“Maybe tomorrow,” Not Chekhov says, as he lists the things he might do — try camping again, fly to his mother only to stand outside her window, see inside of the green tower he keeps dreaming of, re-paint the windowsill a “better color” than the neon Las Vegas green he landed on. The refrain of “maybe tomorrow” is one that quietly hums in the background of my apartment every day.
I haven’t seen my family in-person since last January, about a week before I saw Eric.
Memory, past, and present collide and then fragment in Marlin’s recreation of Act Four. The not sisters and Not Chekhov each turn on two additional cameras within their homes. Nine screens of four faces in odd perspectives deliver lines in a chaotic breaking open of what’s already been said. The refrain of “knew” echoes in most of the lines — a mixture of things Not Chekhov, his boyfriend, and his mother said, and quotes from the end of Chekhov’s play. The moment descends into a sinking Not Chekhov who is thinking in a prolonged silence and then discovers, “I can’t remember how to say Kaddish,” a Hebrew prayer recited at Jewish funerals. He repeats, “I can’t remember how to say Kaddish” over and over, as an incantation, as if the knowledge might return to him, as if he’s willing it to return.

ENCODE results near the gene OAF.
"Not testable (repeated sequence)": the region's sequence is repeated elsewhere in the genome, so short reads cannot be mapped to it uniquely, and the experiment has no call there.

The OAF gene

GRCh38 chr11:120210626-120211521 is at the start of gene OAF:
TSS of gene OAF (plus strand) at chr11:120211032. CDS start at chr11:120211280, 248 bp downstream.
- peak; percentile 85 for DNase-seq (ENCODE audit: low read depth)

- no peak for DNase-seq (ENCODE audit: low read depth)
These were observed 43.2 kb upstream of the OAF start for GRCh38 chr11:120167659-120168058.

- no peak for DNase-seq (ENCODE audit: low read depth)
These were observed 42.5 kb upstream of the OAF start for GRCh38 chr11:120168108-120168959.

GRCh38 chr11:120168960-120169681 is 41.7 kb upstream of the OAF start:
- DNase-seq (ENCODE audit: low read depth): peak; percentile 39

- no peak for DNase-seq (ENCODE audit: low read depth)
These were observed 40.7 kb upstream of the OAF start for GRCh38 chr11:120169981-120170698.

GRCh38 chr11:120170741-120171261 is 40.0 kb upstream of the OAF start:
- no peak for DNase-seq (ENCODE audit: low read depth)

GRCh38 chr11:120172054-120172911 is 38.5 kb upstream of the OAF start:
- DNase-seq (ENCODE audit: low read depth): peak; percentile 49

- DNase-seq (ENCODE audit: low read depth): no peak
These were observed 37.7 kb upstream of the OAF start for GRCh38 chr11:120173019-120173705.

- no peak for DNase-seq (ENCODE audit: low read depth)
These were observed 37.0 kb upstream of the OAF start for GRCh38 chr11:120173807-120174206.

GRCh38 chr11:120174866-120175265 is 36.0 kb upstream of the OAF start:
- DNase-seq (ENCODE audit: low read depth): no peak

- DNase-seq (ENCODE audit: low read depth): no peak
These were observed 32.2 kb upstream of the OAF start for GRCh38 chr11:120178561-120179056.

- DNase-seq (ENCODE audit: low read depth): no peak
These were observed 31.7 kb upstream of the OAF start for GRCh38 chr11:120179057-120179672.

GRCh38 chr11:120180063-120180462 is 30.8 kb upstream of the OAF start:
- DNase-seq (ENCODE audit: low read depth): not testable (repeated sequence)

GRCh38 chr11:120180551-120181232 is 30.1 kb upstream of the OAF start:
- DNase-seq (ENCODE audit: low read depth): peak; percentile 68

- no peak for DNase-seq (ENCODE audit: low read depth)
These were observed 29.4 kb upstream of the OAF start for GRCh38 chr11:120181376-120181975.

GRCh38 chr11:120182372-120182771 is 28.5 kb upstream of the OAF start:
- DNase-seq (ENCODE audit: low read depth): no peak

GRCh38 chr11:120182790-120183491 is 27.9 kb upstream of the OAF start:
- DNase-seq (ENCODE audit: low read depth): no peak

The terror of Marlin’s plays lies in a sinking feeling. He takes an emotion and burrows down. Once you realize you’re holding your breath, the play is over and he makes you choose whether or not you want to applaud or sit in the sink. The trouble is, he makes you laugh while he does it. He’d hate me for saying so, but he kinda writes like Chekhov.
Olga and Not Chekhov share the final words from the source material. Olga urges everyone, through tears, to focus on work. Work, she says, will make this suffering matter and will mean that they will be remembered with kindness and joy by the next generation. “We must live,” she says, but just as in Chekhov’s play, we question if she means it.